Brown cited information from the Polk County Clerk of
Courts office, which The Ledger also obtained.
The statistics show Polk did lead the state in seeking
risk protection orders between March 2018 and October.
Polk sought 501 orders during that time followed by
Pinellas County with 429 cases and Broward County with 393 orders sought. Only
five other counties had more than 100 risk protection order cases during that
time, and the state total was 2,933 cases.
The Clerk of Courts also reported a total of 525 risk
protection cases filed in Polk from March 2018 through Nov. 20 with no
additional state data.
Among those Polk cases, 15 petitions were denied an
emergency order, or 3%. Among the 510 emergency protection orders granted, the
court denied a final order in 49 cases, or 10%.
“We ask you to declare Polk County a Second Amendment
sanctuary county and to be aware of the problems with the risk protection
order, including conducting oversight of the RPO process until such time as it
is challenged in the courts and declared unconstitutional or changed or deleted
from law by the Florida Legislature,” Brown said.
Other speakers made more general arguments that the
sanctuary language was needed to “send a message” to the Legislature and
Congress on passing further gun restrictions. Several speakers warned of a
looming socialist or communist threat to take away Second Amendment rights
“Florida came within 1% of becoming a socialist state,”
said Glynda White, a Winter Haven 912 member, referring to Republican Gov. Ron
DeSantis’ narrow victory margin over Democratic candidate Andrew Gillum.
“The gun grabbers are coming,” said Danny Krueger of Lake
Bob Grimes of Lakeland compared the gradual diminution of
gun rights to livestock being herded into a corral.
“What happens to sheep or cattle when they’re herded into
a corral? They’re headed to slaughter,” he said.
After the meeting, Braswell told The Ledger the
resolution was a symbolic affirmation of the Second Amendment because state law
prohibits local government from passing any legislation dealing with firearms.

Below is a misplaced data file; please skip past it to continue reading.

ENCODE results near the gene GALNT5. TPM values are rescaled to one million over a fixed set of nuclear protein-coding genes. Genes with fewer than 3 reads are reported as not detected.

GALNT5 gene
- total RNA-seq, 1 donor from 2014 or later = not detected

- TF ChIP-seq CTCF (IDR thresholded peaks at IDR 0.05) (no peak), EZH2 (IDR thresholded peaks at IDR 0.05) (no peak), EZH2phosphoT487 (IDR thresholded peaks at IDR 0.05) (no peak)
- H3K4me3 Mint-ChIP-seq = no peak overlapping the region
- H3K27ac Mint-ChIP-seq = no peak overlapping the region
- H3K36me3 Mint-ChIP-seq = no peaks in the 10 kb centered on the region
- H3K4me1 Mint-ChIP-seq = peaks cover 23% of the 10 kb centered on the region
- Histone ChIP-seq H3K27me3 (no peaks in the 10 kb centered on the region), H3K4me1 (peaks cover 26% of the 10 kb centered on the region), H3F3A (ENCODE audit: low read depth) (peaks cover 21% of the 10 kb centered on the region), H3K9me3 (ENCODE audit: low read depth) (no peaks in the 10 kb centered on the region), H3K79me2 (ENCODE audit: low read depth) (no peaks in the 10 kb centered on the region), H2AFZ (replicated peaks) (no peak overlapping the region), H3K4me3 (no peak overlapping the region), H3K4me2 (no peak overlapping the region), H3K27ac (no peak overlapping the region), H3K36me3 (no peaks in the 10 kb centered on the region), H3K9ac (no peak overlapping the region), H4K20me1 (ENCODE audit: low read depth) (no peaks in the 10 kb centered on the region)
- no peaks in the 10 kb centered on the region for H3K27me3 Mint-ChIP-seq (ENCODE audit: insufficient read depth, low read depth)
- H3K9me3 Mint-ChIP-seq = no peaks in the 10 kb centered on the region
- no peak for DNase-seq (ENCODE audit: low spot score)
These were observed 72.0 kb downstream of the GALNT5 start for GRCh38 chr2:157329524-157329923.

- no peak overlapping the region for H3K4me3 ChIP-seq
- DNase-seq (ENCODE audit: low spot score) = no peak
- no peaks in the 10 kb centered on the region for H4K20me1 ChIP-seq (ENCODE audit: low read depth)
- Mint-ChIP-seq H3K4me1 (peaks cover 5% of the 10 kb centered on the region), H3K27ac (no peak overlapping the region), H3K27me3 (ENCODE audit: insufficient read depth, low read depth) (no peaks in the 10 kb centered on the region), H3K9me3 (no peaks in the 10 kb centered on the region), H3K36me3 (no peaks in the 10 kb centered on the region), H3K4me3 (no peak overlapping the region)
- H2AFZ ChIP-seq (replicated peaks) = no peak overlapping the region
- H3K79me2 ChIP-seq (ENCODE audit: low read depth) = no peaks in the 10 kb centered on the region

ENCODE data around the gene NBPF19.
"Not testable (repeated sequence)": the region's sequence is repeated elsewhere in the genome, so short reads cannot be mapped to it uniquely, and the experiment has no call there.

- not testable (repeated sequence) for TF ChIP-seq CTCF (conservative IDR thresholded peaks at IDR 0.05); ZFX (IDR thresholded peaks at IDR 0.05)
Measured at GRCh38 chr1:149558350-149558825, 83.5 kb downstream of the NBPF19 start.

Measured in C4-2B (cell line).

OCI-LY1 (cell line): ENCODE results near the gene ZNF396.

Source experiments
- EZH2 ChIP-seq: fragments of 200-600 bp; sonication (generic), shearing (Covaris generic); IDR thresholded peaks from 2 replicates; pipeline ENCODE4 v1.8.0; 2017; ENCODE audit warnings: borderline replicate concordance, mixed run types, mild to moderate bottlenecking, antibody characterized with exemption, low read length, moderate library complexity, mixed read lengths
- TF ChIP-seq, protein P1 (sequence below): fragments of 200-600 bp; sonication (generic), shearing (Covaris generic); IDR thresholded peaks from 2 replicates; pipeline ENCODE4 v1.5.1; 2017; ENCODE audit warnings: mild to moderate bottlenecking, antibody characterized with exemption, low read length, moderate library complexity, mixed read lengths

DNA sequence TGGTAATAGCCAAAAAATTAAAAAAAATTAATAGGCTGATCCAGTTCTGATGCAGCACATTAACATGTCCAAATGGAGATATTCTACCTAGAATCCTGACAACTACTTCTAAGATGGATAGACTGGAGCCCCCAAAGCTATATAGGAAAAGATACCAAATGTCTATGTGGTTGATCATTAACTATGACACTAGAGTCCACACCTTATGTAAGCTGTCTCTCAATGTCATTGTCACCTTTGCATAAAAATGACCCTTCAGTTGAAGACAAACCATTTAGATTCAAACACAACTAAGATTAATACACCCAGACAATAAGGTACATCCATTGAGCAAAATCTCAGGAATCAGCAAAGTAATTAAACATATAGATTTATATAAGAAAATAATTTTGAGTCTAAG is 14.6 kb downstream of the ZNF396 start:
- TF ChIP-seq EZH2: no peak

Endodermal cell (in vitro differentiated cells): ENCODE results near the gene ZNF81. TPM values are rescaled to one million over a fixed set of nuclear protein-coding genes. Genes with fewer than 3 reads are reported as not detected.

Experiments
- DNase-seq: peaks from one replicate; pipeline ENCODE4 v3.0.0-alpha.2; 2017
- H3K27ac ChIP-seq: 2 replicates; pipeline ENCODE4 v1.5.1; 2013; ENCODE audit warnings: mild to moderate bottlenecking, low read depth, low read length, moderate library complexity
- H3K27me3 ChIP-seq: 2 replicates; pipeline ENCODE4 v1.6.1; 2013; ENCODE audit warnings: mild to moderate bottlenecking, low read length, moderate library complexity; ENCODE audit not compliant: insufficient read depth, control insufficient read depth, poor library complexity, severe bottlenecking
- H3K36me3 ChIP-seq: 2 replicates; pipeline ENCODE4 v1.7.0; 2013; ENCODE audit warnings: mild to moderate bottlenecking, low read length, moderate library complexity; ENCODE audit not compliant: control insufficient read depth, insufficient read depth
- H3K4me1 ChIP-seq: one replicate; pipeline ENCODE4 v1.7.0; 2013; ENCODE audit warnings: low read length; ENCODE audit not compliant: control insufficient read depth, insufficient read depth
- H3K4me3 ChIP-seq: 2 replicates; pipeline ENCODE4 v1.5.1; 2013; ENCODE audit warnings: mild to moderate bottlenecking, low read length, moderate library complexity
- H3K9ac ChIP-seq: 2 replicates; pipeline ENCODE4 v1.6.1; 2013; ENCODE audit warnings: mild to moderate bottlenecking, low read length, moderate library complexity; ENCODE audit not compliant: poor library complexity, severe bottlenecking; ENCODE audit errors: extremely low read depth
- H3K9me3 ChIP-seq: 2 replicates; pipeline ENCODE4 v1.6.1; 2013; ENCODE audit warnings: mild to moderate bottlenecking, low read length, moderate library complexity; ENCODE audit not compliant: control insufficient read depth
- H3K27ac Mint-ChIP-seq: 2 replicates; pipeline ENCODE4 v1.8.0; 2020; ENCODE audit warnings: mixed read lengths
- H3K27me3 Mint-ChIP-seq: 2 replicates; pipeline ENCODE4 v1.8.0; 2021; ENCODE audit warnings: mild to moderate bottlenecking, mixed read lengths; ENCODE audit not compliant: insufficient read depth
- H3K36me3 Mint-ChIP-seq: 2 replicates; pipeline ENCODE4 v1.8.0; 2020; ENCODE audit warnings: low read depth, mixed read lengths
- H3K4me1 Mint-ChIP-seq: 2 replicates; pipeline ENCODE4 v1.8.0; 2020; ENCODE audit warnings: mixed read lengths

For that reason, he doesn’t anticipate the commission acting on any gun-related legislation, Braswell said. “I don’t think we have any authority there,” he said. “This today was a symbolic proclamation.”
Ryan McMaken | January 2, 2020 – This article has been republished from the Mises Institute.
On December 29, an armed gunman entered the West Freeway Church of Christ in Texas and shot two members of the congregation. Within six seconds, a third member of the congregation drew a weapon and shot the gunman dead.
The events were captured on live-streamed video, with the dramatic events – in the minds of many observers – highlighting the benefits of privately owned firearms as a defense against armed criminals. Moreover, the gunman, who had a criminal history, obtained his gun illegally, and demonstrated one of the central pitfalls of the gun-control narrative: namely, that those with criminal intent are not easily restrained by laws controlling access to firearms.
Nonetheless, many media outlets were unable to bring themselves to admit that privately owned firearms in this case were the key to preventing a wider massacre. After all, had the congregation waited around for the police to arrive, it is unknown how effective a police response could have been. Nor is it clear that had the police arrived quickly, they would have immediately engaged the shooter or even engaged the right person.
These considerations were not sufficient to divert many media observers from their insistence that private gun ownership is helpful in situations like these. Both government agents and their media boosters continue to insist that even well-meaning ordinary citizens ought not be trusted with firearms and that what is really needed are “experts” with government-approved police training.
Elvia Diaz at the Arizona Republic demonstrated this premise well when she wrote:
The reality of Wilson’s heroism is a lot more complex. He wasn’t just an ordinary parishioner, as gun advocates may want you to believe. The church’s volunteer security team member is a firearms instructor, gun range owner and former reserve deputy with a local sheriff’s department, according to a New York Times detailed account.
In other words, he’s exactly the kind of man you want around with a firearm. But we know nothing about the at least six other parishioners who also appeared to draw their handguns at West Freeway Church of Christ in White Settlement, Texas.
And that’s terrifying.